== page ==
The adults resumed their conversation as if nothing had happened. Anna was chagrined. The disruption had not wiped away her cruel and obviously self-serving comment about the busboy’s clitty mole. Her comment no longer hung in the air per se; it had fallen to the checkered tablecloth where her friends, her husband, absently brushed to remove the annoying crumbs.

Anna hoped the conversation would return to the uncle’s throat cancer, but it turned to more mundane fare: property taxes, vacations, birth control. It oppressed Anna like a tourniquet. She could not excuse herself to go to the bathroom because it would be the second time in half an hour. The others were so immortally content their bladders anchored them to their seats. How similar boredom and humiliation were. She wanted to go home directly and start a fight with her husband. How dare he allow David Winslow to dictate their daughter’s future? Even though it wasn’t true. So what? Bruce could sleep on the couch. Then she could watch TV in bed alone. Still, she wouldn’t be the one to say it was time to go. They still had cake.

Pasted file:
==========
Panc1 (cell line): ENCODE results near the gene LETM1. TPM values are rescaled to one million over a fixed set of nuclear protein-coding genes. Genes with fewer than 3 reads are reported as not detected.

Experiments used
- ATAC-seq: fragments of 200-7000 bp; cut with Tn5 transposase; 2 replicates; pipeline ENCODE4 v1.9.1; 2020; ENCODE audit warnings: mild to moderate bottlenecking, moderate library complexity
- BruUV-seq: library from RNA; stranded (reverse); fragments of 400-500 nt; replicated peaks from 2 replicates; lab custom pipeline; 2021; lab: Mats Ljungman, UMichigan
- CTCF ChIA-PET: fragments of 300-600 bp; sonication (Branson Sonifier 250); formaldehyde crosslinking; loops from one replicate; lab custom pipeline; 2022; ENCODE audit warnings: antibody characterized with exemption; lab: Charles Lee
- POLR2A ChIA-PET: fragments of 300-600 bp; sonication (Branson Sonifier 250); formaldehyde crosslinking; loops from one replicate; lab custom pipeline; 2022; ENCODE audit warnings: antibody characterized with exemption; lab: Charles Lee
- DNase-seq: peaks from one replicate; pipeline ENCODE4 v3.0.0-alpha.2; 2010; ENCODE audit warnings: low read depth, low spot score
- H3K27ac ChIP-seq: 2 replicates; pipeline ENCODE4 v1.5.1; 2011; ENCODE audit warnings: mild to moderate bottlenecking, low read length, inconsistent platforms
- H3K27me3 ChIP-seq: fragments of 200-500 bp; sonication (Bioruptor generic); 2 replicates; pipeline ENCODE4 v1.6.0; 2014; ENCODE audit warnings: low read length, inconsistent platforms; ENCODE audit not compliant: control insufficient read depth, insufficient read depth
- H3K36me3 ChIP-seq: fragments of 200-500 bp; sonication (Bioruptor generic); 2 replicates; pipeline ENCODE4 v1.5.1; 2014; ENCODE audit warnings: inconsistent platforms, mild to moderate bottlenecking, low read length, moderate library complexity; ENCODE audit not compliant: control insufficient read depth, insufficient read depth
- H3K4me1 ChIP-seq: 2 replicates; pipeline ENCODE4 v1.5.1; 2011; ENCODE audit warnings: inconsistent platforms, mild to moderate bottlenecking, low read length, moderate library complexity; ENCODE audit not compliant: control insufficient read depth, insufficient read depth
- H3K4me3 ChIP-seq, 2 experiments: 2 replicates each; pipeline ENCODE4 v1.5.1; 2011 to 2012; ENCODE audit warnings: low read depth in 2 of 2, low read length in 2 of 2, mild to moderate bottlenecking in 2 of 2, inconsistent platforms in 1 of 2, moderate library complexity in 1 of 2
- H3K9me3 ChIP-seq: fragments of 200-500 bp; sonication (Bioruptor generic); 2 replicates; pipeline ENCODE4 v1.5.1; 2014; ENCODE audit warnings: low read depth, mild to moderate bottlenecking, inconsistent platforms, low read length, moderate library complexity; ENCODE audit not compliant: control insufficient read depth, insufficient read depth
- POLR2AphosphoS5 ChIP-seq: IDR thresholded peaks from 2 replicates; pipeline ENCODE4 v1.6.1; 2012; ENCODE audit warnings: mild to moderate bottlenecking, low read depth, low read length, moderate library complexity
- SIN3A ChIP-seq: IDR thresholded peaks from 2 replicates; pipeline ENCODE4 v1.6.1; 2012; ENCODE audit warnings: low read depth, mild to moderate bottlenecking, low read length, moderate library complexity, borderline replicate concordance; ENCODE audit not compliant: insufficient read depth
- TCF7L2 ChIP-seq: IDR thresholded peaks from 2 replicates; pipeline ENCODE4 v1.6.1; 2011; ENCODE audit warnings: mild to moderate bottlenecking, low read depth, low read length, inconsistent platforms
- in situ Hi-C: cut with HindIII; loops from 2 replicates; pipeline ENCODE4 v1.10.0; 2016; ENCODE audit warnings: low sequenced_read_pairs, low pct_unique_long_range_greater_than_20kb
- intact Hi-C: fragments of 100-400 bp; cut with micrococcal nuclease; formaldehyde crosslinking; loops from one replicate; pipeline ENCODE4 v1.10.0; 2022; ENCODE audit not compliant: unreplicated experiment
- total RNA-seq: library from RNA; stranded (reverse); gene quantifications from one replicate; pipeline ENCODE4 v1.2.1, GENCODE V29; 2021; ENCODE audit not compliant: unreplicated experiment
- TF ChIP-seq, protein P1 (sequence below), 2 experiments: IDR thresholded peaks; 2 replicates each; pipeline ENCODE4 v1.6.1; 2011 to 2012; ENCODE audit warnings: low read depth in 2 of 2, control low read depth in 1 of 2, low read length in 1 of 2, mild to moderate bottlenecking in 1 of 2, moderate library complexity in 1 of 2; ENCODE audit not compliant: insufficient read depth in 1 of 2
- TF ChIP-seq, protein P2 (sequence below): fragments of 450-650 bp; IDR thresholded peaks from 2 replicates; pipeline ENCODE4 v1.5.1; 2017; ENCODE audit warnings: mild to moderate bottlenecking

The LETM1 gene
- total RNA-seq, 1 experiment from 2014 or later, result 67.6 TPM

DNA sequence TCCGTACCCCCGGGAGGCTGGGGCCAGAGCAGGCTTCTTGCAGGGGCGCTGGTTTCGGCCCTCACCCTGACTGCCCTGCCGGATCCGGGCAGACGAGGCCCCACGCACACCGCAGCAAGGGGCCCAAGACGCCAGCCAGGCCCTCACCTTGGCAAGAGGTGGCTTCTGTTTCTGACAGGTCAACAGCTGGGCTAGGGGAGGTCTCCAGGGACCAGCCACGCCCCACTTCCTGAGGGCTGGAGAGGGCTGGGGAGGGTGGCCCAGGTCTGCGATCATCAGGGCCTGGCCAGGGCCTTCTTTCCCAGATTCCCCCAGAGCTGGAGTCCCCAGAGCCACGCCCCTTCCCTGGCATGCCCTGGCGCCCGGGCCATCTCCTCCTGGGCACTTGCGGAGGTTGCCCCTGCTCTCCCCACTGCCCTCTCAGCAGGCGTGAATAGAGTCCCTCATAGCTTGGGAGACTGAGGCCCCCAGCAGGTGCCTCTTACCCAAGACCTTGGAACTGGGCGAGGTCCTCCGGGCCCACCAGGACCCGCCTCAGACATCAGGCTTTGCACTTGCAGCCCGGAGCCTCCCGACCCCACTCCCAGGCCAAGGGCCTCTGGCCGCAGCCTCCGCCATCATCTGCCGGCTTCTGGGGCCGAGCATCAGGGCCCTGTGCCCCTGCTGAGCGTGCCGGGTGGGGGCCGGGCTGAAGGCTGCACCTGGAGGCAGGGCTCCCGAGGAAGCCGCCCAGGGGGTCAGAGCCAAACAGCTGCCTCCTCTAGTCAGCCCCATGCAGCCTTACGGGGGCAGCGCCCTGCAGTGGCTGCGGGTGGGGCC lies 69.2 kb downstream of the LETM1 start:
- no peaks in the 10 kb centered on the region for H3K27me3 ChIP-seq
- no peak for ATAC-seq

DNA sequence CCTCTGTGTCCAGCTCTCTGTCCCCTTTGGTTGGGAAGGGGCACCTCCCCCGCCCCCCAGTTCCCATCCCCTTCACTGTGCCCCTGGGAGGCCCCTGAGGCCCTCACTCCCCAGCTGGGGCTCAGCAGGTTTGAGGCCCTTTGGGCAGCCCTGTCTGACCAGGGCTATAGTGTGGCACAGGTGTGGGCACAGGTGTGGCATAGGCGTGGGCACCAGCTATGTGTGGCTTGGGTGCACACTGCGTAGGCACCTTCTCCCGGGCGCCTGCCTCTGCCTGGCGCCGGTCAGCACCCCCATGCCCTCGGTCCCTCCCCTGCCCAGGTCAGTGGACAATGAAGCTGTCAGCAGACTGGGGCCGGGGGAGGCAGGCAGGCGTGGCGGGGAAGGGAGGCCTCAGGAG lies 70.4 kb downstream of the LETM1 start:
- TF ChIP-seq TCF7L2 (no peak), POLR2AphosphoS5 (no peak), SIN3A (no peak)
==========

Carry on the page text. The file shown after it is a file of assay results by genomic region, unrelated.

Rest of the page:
Hearing her husband comment on the pill, how it wasn’t for the “absent-minded,” Anna felt the jab. Bruce believed Kay had been the result of Anna’s neglect. The Winslows did not hear the jab. Bruce’s lightheartedness was so obnoxious she was tempted to say something small and devastating: how, for example, the doctors had not ruled out fetal alcohol syndrome. This sort of self-deprecatory comment always hurt Bruce more than herself. The wounds of complicity. This afternoon there was no excuse for his high spirits but high spirits. Still, she said: “Haven’t you had enough to drink?”

To which she knew he would and he did reply: “I’m drinking Coke, Anna.”

She shrugged. She knew he wasn’t drinking–had selfishly quit drinking without her.

“Here comes the cake,” Sarah said. “Where’s Simone and Kay?”

The girls still hadn’t come back.

“Maybe they’re in the bathroom,” David said.

“Maybe they’re letting the air out of our tires,” said Bruce, lavishly rewarded with laughter from the Winslows. Anna was embarrassed by so much humor squandered on the girls. Anna was certain that if it had been her joke instead of Bruce’s she wouldn’t have gotten the same laugh. She could almost hear Bruce say: “Anna, why would Kay and Simone ever do anything like that?” But it had been Bruce’s joke.

“I’ll go see where the girls are,” Anna said.

“If you’re not back in five minutes we’ll send a search party,” David said.

She left the laughter behind.